So what can you do to protect your association? We’ll walk you through the types of scams you should watch out for, and also provide you with tips for preventing them.
Recognize the Problem
To protect your community from embezzlement you must first understand and be able to recognize the following different types of embezzlement that can occur in an HOA. All of these forms of embezzlement generally can be committed by an employee or a board member and require the thief to be a person in a position of trust.
- Cash receipts fraud occurs when an HOA employee pockets money received from a homeowner and then covers the shortage by pulling money from other accounts.
- Payroll fraud occurs if checks are issued to fictitious HOA employees and cashed by the person who wrote the check.
- Purchasing fraud occurs when a dishonest HOA employee with purchasing authority issues phony invoices to vendors and then pockets the money that your HOA paid for undelivered goods or services.
- Expense reimbursement fraud happens when an HOA employee or representative submits reimbursement requests for expenses that he or she never incurred or that were unrelated to HOA business. Examples include receipts for untraveled mileage, personal telephone calls, and personal meals claimed as meetings about HOA matters.
- Direct embezzlement consists of the theft of cash or inventory.
- Indirect embezzlement typically involves employees taking bribes or kickbacks from vendors or customers who are bidding or doing work for the HOA.
It’s important to note that any of these types of misconduct can be perpetrated by an employee or a board member with access to HOA funds.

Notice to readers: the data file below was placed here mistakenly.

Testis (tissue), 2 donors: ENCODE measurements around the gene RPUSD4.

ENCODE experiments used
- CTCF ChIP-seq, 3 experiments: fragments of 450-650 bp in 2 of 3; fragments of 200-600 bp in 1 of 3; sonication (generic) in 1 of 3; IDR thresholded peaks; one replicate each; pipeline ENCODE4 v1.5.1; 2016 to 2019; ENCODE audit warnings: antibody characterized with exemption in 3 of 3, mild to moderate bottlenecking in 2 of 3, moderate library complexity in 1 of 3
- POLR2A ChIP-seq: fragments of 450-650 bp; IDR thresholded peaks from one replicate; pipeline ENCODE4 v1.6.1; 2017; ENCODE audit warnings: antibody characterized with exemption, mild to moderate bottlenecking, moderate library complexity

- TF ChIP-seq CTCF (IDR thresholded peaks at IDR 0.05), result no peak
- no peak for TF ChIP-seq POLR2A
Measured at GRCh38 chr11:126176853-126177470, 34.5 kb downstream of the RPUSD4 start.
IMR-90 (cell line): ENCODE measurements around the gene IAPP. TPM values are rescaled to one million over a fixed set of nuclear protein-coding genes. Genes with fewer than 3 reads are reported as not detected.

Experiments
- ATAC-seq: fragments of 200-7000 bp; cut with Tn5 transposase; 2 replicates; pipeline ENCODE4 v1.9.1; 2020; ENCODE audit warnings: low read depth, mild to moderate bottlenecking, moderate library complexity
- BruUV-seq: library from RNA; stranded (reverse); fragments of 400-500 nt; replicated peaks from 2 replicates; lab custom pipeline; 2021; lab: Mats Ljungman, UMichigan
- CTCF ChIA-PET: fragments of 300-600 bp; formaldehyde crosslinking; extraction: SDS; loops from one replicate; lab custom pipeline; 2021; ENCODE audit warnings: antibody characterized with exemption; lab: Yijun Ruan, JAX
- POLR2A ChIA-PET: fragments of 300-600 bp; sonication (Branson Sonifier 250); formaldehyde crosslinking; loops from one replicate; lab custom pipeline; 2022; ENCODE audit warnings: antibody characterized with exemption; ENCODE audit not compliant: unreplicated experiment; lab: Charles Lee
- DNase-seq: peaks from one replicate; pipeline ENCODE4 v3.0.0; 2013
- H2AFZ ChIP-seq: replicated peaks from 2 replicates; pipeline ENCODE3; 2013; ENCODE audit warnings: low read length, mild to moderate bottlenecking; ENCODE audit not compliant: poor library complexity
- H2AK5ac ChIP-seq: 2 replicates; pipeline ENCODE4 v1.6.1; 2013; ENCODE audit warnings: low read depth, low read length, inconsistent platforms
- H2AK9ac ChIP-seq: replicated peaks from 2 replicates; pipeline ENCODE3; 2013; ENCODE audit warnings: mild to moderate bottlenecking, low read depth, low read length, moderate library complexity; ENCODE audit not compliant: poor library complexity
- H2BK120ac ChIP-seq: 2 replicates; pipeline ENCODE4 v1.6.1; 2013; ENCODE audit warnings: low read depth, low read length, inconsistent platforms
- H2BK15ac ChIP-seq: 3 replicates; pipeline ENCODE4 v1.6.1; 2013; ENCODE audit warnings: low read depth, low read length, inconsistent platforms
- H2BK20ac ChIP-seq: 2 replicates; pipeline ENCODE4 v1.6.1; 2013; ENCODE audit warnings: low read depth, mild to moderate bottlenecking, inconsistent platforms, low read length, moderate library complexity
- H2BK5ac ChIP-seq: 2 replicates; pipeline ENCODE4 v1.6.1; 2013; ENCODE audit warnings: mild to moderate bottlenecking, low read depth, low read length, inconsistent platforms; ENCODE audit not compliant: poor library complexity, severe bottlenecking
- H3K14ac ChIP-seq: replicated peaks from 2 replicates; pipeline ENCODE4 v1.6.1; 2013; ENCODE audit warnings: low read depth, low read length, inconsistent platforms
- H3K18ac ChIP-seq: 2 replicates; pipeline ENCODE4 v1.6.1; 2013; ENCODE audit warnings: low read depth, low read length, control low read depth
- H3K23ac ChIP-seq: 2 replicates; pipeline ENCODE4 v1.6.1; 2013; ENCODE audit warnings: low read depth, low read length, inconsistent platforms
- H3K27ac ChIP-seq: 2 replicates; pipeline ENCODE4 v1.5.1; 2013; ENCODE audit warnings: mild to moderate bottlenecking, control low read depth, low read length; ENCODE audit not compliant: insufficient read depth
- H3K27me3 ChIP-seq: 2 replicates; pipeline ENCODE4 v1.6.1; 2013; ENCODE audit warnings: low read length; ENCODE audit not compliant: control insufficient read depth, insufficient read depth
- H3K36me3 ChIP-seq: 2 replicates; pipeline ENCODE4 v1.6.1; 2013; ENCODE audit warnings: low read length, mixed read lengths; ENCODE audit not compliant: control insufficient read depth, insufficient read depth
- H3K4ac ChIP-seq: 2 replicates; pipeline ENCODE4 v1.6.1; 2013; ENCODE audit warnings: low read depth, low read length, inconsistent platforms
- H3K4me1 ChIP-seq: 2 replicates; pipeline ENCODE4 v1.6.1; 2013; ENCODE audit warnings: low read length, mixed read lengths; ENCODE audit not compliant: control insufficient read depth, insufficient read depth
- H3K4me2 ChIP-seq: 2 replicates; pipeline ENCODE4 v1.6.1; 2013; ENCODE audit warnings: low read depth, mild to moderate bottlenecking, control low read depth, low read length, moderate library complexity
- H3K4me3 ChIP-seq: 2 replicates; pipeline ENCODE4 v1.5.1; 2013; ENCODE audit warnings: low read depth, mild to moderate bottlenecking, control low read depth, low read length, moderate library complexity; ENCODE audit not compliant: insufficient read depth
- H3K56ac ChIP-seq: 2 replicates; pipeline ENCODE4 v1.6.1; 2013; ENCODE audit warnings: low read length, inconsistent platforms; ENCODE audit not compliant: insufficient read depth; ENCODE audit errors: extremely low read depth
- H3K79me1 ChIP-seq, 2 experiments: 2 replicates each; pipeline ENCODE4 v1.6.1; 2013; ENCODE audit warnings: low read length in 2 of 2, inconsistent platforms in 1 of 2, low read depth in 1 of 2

Proposed State Laws
As we detail in our story on new reserve disclosure requirements, states all across the country are creating legislation that regulates disclosure of association budgets, reserves, and expected expenses. This increased financial transparency will make it harder for embezzlement to go undetected, and hopefully deter potential thieves.
9-Step Theft Prevention Checklist
In addition to complying with the financial disclosure requirements of new state laws, following this nine-step checklist can help your HOA avoid getting ripped off.
1. Require all books and records, including reserve accounts, be audited annually by a reputable, independent, licensed CPA who carries insurance.
2. Closely monitor money being borrowed from the reserves to pay for operating expenses and have a system in place to verify the money has been returned within pre-established statutory time periods.
3. Verify that any legal and professional fees your HOA pays are legitimate and necessary.
4. Require bank account reconciliation each month by an independent bookkeeper that has no check writing permissions.
5. Secure all blank and canceled checks in a secure, locked location. Most HOAs don’t use signature stamps, but if you do, you should keep them locked up as well.
6. Separate duties whenever possible. Don’t have the same person who approves invoices for payment write checks. Don’t have the same person who writes checks sign them.
7. Require two signatures on all checks your HOA issues—at least for any checks above a certain amount.
8. Run background checks before hiring any employees or vendors of the HOA who will have any control of association funds.
9. Purchase insurance to cover losses caused by theft.
Even if your HOA establishes all the guidelines discussed here, there is no guarantee that embezzlement will not happen in your community. By putting these smart measures in place, however, you can—at the least—help identify embezzlement early, make catching the thief easier, and minimize the harm done to your community.